Continents, covering only ~30% of the Earth's surface, are the sole location of human habitation, yet, unfortunately are also regions of widely distributed deformation resulting in earthquakes, volcanism, landslides, etc. Ultimately, these destructive processes are the consequence of the Earth losing heat that is stored & generated (via decay of radioactive material) within its interior. How this energy translates into the processes that shape the continent's surface still remains an outstanding challenge with great significance for understanding what makes some regions tectonically "safe" versus potentially dangerous. Fortunately, the Earth provides unique insight into its tectonic evolution via areas of the continental interior called cratons. Cratons are thick (~200-300km), old (~3-4 billions of years) regions that have avoided deformation since their origin. Meaning that for the majority of Earth's history while the rest of the Earth's surface was being modified by tectonic processes, cratons resisted being split apart, broken up, compressed or remelted. This longevity and survivability of cratons provides understanding of the driving forces behind deformation over Earth's history. This study aims to increase our understanding of this problem by focusing on mapping out when, how and why thick, stable continental lithosphere forms as well as assessing the future survivability and longevity for current tectonically stable regions of the Earth.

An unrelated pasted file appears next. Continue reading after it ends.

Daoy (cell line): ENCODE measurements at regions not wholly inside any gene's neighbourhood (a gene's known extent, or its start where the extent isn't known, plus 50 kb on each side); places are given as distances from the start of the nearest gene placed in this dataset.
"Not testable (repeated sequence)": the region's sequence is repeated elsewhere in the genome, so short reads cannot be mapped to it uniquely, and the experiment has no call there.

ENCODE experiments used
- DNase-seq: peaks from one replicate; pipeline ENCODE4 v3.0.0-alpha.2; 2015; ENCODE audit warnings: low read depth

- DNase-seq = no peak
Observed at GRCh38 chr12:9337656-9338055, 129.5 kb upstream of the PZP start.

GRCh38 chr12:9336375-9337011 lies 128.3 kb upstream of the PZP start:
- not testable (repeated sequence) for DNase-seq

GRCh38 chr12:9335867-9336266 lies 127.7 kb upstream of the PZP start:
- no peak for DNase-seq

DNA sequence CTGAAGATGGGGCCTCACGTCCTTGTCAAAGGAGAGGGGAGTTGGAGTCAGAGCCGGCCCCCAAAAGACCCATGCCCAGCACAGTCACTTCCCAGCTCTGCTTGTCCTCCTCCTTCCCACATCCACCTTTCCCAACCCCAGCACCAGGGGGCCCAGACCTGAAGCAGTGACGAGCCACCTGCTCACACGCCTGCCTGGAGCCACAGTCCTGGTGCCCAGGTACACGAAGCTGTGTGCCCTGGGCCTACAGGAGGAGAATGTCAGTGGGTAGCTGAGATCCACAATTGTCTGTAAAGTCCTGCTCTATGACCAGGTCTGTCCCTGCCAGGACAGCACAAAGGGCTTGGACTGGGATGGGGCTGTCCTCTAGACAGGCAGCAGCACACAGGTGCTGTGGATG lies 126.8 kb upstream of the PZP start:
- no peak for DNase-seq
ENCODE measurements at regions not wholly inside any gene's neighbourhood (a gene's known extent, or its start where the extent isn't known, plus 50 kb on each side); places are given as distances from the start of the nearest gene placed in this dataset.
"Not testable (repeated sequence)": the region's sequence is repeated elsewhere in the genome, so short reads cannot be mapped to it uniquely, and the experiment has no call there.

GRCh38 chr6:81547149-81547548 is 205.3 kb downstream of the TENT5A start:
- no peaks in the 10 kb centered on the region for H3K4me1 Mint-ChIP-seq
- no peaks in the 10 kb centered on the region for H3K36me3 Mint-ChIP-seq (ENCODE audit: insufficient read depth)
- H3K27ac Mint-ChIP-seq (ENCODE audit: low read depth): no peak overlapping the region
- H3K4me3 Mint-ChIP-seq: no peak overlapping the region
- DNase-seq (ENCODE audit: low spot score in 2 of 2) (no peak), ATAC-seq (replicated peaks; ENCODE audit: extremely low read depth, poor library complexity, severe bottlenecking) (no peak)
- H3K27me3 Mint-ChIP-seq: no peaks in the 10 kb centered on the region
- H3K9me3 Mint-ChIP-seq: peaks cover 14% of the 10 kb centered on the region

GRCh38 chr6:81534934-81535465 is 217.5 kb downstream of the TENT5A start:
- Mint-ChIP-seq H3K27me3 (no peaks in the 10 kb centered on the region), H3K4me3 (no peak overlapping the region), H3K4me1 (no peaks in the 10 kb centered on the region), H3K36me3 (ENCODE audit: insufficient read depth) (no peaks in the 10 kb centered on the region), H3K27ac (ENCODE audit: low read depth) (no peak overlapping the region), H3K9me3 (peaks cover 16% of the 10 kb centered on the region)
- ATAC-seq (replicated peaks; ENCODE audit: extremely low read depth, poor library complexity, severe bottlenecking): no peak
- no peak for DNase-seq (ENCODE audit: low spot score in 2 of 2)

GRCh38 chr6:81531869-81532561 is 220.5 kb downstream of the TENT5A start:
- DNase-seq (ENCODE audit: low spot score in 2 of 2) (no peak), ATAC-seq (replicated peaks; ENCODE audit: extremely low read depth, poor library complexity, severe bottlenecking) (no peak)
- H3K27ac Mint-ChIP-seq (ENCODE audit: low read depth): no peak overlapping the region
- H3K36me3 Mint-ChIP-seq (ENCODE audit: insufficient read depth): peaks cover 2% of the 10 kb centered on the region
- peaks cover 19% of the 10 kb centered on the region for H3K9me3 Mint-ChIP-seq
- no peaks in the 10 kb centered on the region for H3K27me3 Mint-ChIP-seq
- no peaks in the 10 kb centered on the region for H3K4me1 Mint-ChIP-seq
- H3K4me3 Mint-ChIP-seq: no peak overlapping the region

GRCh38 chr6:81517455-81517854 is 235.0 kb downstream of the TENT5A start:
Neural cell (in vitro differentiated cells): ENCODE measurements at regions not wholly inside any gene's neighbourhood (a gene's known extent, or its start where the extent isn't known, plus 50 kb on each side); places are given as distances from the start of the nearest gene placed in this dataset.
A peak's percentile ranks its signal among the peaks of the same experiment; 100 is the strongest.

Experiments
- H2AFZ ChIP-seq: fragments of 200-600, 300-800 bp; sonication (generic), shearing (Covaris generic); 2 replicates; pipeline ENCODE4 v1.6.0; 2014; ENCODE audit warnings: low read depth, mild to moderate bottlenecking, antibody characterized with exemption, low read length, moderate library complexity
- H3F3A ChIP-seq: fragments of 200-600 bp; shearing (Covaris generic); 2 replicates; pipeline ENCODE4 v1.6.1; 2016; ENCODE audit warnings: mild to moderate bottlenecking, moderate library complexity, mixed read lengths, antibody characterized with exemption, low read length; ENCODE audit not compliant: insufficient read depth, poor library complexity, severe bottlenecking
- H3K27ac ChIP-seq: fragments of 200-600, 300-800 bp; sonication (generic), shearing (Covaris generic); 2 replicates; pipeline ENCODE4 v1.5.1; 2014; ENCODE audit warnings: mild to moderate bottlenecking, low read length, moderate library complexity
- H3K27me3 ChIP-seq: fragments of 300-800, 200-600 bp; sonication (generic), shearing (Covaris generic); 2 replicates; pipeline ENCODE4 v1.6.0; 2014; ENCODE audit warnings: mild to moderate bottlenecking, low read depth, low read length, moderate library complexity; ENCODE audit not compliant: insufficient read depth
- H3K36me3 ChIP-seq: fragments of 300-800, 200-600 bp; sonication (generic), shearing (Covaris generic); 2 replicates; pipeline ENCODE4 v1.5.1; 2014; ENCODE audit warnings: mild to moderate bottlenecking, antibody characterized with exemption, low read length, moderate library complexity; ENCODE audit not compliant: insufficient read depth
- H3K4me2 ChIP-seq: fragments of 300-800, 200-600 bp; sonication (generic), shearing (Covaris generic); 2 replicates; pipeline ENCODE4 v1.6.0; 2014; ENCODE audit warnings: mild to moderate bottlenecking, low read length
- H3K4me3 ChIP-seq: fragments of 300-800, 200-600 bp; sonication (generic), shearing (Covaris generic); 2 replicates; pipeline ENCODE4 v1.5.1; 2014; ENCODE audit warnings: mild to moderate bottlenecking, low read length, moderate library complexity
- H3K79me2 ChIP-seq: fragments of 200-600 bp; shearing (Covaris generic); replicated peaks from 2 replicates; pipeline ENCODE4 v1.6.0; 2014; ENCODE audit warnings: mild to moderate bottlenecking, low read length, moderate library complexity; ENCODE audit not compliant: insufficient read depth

This project combines theoretical scalings with two- and three-dimensional time-dependent numerical models to quantitatively determine the dynamic conditions required to thicken and stabilize lithosphere. It will consider two different candidates to make thickened cratonic lithosphere from - buoyant oceanic lithosphere and island arc material. It will also explore the role of a secondary process whereupon the removal of a dense layer (such as eclogite or mafic cumulates) helps promote the stability of cratonic lithosphere. It will compare the generated rheological and composition structure within simulations against seismic observations of the interior of deep cratonic lithosphere. Finally, It will address the size, frequency and nature of drips potentially arising from the base of cratonic lithosphere. By focusing on a critical stage in continental evolution, this work will provide new constraints into the dynamics of the early Earth during which the cores of continental lithosphere were formed.

National Science Foundation (NSF)
Division of Earth Sciences (EAR)
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Raffaella Montelli
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Washington State University
United States
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